That's like a baseball manager saying "the way I'm going to improve the team this year is by winning more games."

This is the kind of stubborn dullness people have been spending two years mocking Dubya for. And it highlights one of Gore's main problems: he ain't no Bill Clinton.

Everybody who claims to know Al Gore always stresses his "intelligence," but I've never once felt that from hearing him speak. Clinton, on the other hand, just oozes the stuff, whether of the intellectual or animal variety. His speech on opening night of the convention was masterful and hilarious, even as he was repeating the exact same lines I have pilloried Gore for mouthing (specifically, the Reagan bit about "are you better off now than eight years ago.")

Because Clinton is so clever (and these days, funny), he is able to perform the neat trick of firing up the left wing of the party -- by reminding them over and over again about how evil Republicans are -- while actually trumpeting a very centrist agenda. Gore has no similar magic or intelligence, so he is forced to rhetorically lunge unconvincingly to the pre-New Democrat Left, alienating moderates and people who are sensitive to blatant political hypocrisy alike.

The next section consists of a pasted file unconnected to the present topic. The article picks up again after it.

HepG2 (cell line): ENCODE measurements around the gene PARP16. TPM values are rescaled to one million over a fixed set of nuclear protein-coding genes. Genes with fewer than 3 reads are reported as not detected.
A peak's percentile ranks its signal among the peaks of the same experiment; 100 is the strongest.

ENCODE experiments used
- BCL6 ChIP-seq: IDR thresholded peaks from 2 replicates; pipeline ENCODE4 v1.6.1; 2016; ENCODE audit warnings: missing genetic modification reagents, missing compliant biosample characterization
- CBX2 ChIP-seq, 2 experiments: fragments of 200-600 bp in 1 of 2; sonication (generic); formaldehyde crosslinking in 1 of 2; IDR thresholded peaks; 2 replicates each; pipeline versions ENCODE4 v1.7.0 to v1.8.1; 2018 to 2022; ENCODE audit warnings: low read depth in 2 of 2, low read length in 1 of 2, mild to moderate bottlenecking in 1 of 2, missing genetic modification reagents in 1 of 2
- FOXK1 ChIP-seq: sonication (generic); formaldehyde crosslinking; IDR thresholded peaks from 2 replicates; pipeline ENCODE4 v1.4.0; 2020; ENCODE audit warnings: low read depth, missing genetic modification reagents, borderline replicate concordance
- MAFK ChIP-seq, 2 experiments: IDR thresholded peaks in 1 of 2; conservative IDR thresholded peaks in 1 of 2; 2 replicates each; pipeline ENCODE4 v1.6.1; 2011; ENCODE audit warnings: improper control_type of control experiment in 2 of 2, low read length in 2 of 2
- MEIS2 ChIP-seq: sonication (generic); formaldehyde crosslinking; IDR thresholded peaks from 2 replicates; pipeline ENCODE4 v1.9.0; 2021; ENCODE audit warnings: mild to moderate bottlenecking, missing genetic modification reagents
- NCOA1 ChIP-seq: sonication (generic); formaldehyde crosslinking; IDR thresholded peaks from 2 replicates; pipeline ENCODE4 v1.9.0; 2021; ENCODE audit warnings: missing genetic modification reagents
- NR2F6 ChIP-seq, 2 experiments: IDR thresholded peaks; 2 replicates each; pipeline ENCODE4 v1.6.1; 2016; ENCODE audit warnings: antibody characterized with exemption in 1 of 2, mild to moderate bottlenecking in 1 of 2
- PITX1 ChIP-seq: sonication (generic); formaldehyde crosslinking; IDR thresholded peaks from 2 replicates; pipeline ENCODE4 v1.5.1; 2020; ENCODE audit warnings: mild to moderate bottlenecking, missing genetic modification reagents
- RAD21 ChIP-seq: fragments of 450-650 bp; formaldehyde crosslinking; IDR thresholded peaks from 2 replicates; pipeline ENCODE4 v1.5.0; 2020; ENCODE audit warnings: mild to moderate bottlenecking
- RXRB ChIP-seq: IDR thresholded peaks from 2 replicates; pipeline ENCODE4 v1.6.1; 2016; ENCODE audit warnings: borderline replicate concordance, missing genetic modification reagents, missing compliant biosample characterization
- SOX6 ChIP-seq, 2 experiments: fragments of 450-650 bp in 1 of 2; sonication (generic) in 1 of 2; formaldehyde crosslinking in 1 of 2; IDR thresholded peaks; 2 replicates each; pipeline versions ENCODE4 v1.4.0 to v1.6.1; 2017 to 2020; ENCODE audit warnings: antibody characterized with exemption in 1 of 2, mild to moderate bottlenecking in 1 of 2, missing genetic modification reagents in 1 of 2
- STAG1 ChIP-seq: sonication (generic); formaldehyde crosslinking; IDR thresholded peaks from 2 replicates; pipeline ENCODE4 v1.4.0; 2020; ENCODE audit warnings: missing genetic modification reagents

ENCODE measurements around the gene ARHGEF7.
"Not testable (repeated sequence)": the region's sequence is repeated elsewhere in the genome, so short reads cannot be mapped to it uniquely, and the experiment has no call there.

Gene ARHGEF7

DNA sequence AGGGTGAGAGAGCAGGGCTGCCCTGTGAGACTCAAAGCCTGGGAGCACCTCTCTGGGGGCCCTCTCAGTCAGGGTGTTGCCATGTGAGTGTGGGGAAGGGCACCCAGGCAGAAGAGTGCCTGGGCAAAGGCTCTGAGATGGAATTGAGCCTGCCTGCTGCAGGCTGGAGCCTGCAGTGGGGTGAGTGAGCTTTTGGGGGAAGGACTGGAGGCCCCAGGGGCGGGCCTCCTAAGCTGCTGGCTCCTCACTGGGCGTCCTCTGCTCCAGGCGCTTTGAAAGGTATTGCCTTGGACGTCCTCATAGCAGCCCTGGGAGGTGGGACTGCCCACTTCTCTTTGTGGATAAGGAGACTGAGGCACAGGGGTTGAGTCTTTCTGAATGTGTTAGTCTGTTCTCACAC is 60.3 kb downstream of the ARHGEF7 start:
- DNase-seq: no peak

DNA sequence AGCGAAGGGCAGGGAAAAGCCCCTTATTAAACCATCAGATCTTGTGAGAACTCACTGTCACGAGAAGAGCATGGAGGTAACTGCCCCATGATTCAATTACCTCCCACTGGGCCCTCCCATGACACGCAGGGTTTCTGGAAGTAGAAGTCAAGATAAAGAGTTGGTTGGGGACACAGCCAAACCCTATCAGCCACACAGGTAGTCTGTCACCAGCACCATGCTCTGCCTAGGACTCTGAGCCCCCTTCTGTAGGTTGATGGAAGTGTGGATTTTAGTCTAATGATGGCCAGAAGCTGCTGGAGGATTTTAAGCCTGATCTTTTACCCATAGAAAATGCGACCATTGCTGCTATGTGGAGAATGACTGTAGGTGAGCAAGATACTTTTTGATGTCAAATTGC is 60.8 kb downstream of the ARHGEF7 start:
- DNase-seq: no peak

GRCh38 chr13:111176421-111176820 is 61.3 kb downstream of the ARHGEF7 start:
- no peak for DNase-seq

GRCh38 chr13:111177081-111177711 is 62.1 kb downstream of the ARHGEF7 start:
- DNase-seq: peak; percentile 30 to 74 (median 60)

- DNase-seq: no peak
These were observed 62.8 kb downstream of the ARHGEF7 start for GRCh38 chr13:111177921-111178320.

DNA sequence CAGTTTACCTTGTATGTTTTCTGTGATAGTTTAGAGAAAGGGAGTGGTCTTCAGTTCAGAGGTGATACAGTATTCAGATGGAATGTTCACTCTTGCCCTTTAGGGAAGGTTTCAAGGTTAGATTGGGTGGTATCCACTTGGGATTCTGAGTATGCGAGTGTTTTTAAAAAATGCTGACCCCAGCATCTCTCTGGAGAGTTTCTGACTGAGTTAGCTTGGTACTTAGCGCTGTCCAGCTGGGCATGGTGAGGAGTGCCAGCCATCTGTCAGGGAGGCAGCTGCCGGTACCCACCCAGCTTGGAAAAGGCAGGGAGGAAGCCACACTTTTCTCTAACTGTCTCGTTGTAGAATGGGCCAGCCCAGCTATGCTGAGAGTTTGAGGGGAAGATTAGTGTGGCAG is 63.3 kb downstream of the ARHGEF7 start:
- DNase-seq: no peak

And positioning aside, such shape-shifting betrays a lack of core beliefs -- in himself, if nothing else. Bill Clinton would never say "I'm my own man," just like Mick Jagger or Richard Branson or Ronald Reagan wouldn't. It's redundant, even if he (like the others mentioned) can switch colors faster than a tree-lizard. Clinton's speech got me the closest I'll be to thinking that defeating Republicans is more important than my distaste for Gore, Lieberman, the New Democrats, and the whole rotten bunch.

But then I went outside and witnessed the havoc wreaked by some of those 8,000 cops Bill & Al helped rush onto our streets, and the spell was broken. Clinton's music was distracting for eight years, but Gore is tone-deaf and now we can concentrate on the terrible side effects of the Democratic Leadership Council's electability program. Al better reserve a spot on the bus for Bill.

© 1986-2004; All rights reserved.